Beauty, Health

Suffering from Celiac or Gluten Intolerance?





Soon I will discuss my own struggles with what appears to be a really strong gluten intolerance, possible celiac disease. Its been kind of crazy and I have had to do a lot of research to figure out what’s been going on in my body.

Celiac disease can produce a host of symptoms that are not obvious and it takes detective work to really narrow down the possibility of having it. Check out this extensive list.

Something that’s been on the forefront of my mind lately is label reading. This is extremely labor intensive! I cannot toss items in my shopping cart without launching into sleuth mode. Recently I bought a couple of items without reading the label, they were peanuts and shredded cheese. 

I assumed-wrongly- that peanuts were simple enough. What more could be in a jar of peanuts than, well, peanuts? And with cheese, I occasionally like to throw a little into my salad. I didn’t think much of either of these ingredients. I believed that processed foods were what you  needed to watch out for. And GMOs. Not simple items.


I ended up with some stomach cramping and that all too familiar sensation that I’ve come to associate with having consumed even the most teeny bit of gluten.

If you have a gluten intolerance or celiac, you probably know that accidentally consuming gluten (known as  being “glutened”) can produce a host of unpleasant symptoms. Sometimes its your typical stomach cramping, other times it feels like cold fingers are squeezing my stomach.  Having this reaction and not having eaten any OBVIOUS gluten (such as white flour foods like breads, crackers,  breadcrumbs etc) made me revisit everything I consumed yesterday and start looking around a little further into ingredients.

I found this super informative list of label names and what they are. CLICK HERE. 

So besides staying away from bagels and cookies I -and maybe you too- have to memorize a list of additives, preservatives and big words I cannot pronounce in order to buy groceries and eat out? Pretty much.  Because, if you suffer from gluten intolerance, celiac, gluten allergies, you just cannot operate under the assumption that peanuts are only peanuts and shredded cheese is pure cheese.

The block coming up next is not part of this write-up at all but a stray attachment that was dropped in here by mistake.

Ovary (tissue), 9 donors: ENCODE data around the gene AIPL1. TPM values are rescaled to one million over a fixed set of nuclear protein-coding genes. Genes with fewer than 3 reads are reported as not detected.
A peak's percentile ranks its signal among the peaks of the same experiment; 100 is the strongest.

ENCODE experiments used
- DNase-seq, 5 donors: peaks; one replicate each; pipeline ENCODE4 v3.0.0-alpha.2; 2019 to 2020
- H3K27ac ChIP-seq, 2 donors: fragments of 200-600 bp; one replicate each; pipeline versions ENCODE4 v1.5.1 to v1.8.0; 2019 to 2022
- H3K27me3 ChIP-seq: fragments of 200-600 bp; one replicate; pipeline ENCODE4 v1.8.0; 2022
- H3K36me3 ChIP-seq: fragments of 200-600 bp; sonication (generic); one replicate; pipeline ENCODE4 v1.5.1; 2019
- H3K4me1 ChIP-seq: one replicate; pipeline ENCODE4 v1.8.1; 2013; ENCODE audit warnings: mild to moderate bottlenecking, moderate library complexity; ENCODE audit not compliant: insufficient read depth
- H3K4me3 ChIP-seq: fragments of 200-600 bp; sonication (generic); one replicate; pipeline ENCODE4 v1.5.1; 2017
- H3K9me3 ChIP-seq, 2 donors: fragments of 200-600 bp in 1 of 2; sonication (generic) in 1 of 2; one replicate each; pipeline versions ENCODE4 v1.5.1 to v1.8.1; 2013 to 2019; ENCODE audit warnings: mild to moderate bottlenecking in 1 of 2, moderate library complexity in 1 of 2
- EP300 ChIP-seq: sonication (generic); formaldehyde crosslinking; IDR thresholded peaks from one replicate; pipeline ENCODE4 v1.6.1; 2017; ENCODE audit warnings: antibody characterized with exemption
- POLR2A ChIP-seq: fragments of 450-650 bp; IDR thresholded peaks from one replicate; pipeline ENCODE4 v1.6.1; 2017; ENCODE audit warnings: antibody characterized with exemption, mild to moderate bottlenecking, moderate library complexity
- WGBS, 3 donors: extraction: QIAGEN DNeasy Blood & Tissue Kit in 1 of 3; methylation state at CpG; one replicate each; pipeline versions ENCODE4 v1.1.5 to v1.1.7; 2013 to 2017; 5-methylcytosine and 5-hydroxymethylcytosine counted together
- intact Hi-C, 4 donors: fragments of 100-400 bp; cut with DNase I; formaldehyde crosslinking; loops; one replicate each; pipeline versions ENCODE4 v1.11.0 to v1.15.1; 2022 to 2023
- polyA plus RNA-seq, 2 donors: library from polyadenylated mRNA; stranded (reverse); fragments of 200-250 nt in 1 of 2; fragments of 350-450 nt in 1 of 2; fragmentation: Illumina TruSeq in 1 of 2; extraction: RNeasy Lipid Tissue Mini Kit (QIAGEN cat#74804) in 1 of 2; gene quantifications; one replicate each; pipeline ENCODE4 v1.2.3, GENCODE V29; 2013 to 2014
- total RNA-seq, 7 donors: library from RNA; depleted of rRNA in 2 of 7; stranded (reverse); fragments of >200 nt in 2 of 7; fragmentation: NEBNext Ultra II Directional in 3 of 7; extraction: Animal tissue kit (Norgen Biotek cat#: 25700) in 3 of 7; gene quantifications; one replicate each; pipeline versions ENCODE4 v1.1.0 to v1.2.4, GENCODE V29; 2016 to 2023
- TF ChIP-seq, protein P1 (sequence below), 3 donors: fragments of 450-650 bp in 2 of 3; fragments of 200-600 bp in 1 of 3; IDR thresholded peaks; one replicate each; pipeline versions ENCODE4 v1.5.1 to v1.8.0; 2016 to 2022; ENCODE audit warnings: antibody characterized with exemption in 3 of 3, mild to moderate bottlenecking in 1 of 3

Cheese is often dusted with something called cellulose which is basically pulp from wood however, the type of cellulose used in foods can be referred to as beta-glucose and it might come from wheat which contains gluten.

The peanuts actually contain a list of preservatives which might contain byproducts of gluten.

After a lifetime of enjoying carbs (or maybe not as much as I thought as I’m remembering years of stomach aches), I suddenly have become extremely sensitive to any form of gluten.

I took this directly from the website:

Why are Celiacs such Sticklers about Gluten? –

Gluten evokes an inflammatory, cell mediated response in the body of people with celiac disease and dermatitis herpetiformis when ingested. The response to gluten is not necessarily proportional to the amount eaten. One teenage celiac suffered severe respiratory distress immediately after swallowing one half of a miniature bite sized candy containing minimal glutens. Other celiacs may eat wheat, barley, rye or oats without apparent symptoms; however, their intestinal biopsies show that damage has been done – “silently”. Long-term studies show that celiacs who ingest glutens are at an increased risk of esophageal cancer, lymphoma, skin manifestations, muscle wasting, vitamin and mineral deficiencies, anemia, muscle cramping, edema, respiratory difficulties and other maladies. The risk for the gluten-avoiding celiac is that of the normal population. Often a celiac’s weight loss or other problems will begin for no apparent reason, and the celiac is faced with a baffling search for items hidden in the diet.

If you are suffering from some strange digestive issues or  you’ve been sick for a long time but haven’t connected all the dots yet, maybe this information will help you. I want to encourage everyone to read labels and be a discerning consumer when it comes to purchasing food.





Leave a Reply